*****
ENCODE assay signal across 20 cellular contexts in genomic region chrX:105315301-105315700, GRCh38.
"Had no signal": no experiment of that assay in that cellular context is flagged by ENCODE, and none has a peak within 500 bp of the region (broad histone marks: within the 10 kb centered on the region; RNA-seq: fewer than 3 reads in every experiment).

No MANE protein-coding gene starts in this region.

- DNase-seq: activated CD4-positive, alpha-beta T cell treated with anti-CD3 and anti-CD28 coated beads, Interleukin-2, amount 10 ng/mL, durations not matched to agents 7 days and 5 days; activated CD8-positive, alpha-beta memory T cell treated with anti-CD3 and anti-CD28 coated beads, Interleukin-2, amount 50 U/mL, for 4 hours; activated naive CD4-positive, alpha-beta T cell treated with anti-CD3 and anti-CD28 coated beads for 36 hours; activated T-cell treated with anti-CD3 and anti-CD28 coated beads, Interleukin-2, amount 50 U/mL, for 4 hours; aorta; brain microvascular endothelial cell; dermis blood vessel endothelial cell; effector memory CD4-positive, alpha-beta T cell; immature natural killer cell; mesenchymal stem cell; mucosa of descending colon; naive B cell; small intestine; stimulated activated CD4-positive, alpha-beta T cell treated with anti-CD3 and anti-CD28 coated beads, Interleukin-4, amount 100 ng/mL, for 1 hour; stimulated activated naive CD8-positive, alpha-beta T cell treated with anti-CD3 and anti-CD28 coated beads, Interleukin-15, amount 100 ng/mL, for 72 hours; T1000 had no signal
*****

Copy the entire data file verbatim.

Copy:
ENCODE assay signal across 20 cellular contexts in genomic region chrX:105315301-105315700, GRCh38.
"Had no signal": no experiment of that assay in that cellular context is flagged by ENCODE, and none has a peak within 500 bp of the region (broad histone marks: within the 10 kb centered on the region; RNA-seq: fewer than 3 reads in every experiment).

No MANE protein-coding gene starts in this region.

- DNase-seq: activated CD4-positive, alpha-beta T cell treated with anti-CD3 and anti-CD28 coated beads, Interleukin-2, amount 10 ng/mL, durations not matched to agents 7 days and 5 days; activated CD8-positive, alpha-beta memory T cell treated with anti-CD3 and anti-CD28 coated beads, Interleukin-2, amount 50 U/mL, for 4 hours; activated naive CD4-positive, alpha-beta T cell treated with anti-CD3 and anti-CD28 coated beads for 36 hours; activated T-cell treated with anti-CD3 and anti-CD28 coated beads, Interleukin-2, amount 50 U/mL, for 4 hours; aorta; brain microvascular endothelial cell; dermis blood vessel endothelial cell; effector memory CD4-positive, alpha-beta T cell; immature natural killer cell; mesenchymal stem cell; mucosa of descending colon; naive B cell; small intestine; stimulated activated CD4-positive, alpha-beta T cell treated with anti-CD3 and anti-CD28 coated beads, Interleukin-4, amount 100 ng/mL, for 1 hour; stimulated activated naive CD8-positive, alpha-beta T cell treated with anti-CD3 and anti-CD28 coated beads, Interleukin-15, amount 100 ng/mL, for 72 hours; T1000 had no signal